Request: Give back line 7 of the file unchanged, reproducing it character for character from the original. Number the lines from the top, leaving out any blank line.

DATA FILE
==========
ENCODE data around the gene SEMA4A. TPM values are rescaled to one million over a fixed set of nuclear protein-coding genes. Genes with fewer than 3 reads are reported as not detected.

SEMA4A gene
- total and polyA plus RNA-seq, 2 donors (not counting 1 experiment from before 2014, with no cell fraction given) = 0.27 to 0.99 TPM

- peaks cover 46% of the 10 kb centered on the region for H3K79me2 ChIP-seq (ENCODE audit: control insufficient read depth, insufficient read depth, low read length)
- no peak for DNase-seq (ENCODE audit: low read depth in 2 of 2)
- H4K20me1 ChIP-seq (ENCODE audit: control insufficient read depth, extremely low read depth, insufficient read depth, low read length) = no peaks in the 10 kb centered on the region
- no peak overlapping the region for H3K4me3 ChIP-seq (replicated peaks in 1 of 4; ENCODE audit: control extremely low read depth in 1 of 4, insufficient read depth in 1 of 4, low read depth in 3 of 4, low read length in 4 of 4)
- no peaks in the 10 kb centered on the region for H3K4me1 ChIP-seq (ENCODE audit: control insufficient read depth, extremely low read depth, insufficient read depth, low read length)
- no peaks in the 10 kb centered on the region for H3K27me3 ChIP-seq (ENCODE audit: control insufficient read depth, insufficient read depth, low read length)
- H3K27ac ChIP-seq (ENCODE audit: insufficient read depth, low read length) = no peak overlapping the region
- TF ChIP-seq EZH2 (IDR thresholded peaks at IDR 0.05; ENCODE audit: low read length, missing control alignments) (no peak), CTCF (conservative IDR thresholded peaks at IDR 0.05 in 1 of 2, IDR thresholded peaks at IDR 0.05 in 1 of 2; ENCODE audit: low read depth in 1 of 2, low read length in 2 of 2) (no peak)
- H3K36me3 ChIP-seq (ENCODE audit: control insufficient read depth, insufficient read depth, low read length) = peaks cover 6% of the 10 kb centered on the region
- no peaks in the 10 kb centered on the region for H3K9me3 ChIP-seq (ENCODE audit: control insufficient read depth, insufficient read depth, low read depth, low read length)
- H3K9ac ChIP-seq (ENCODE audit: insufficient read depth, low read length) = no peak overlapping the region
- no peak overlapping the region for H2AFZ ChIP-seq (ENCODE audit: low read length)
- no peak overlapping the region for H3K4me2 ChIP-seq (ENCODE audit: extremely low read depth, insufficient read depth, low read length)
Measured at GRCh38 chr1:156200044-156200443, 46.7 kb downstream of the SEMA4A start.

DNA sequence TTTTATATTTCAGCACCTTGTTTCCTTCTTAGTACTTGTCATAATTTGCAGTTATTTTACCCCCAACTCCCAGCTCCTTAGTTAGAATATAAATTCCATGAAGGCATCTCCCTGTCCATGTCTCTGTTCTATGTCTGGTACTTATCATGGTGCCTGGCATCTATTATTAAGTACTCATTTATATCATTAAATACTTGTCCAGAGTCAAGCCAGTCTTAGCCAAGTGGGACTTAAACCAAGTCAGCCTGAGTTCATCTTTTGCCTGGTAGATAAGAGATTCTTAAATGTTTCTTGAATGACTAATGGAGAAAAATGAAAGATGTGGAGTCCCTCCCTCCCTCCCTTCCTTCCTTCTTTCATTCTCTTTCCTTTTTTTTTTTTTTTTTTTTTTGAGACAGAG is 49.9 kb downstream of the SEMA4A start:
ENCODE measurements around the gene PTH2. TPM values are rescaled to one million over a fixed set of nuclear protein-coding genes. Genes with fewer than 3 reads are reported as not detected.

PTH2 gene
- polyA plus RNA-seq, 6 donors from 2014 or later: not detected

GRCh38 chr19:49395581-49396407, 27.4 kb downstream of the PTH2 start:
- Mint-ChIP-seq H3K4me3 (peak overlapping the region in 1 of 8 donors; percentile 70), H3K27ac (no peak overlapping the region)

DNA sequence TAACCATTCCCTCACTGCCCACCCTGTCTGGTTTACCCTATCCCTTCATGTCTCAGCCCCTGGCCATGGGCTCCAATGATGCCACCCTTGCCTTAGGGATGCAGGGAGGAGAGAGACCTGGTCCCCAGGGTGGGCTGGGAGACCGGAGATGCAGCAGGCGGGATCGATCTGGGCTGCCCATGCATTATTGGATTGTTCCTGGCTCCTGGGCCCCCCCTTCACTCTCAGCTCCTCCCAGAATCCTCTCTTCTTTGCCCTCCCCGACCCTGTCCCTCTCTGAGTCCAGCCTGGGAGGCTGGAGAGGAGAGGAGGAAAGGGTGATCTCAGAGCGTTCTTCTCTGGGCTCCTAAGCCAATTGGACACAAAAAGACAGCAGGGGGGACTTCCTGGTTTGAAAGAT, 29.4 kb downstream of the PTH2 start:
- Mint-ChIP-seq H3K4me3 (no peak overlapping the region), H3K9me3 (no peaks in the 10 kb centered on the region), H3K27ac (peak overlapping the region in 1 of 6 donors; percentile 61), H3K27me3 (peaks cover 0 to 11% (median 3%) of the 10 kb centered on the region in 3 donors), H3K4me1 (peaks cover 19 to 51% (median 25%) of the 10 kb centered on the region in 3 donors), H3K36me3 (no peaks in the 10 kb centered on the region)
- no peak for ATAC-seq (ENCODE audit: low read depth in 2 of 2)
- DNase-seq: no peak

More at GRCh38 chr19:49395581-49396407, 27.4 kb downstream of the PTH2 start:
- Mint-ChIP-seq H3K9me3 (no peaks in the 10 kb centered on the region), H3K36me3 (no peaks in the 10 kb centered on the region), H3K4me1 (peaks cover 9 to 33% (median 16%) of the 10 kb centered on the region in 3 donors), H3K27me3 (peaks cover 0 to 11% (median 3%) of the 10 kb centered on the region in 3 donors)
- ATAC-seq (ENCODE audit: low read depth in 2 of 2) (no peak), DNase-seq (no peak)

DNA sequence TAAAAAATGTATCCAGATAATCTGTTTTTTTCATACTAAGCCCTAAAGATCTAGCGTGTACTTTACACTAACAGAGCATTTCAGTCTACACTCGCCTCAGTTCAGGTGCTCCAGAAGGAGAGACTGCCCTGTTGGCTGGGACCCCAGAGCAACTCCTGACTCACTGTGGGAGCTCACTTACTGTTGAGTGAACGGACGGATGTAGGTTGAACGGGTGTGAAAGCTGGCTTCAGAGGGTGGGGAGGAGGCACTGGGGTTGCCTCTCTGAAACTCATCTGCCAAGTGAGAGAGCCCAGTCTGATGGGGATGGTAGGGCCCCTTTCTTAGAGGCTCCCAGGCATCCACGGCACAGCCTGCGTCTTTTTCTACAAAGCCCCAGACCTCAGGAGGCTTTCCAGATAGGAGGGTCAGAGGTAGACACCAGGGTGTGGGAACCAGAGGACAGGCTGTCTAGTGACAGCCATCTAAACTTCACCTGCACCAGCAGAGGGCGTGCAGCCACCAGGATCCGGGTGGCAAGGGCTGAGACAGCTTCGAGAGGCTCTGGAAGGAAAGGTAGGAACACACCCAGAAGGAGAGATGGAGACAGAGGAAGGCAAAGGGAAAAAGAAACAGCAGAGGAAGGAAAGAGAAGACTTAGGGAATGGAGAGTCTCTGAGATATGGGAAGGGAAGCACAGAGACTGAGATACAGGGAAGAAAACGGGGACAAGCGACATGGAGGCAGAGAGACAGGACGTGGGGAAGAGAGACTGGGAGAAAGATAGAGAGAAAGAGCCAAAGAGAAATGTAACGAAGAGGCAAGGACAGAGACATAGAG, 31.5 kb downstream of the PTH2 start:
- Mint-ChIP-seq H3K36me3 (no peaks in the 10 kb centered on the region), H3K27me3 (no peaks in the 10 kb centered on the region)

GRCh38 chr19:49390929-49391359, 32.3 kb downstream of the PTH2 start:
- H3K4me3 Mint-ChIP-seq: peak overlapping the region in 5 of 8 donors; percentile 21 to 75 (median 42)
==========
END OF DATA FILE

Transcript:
- no peak overlapping the region for H3K4me3 ChIP-seq (replicated peaks in 1 of 4; ENCODE audit: control extremely low read depth in 1 of 4, insufficient read depth in 1 of 4, low read depth in 3 of 4, low read length in 4 of 4)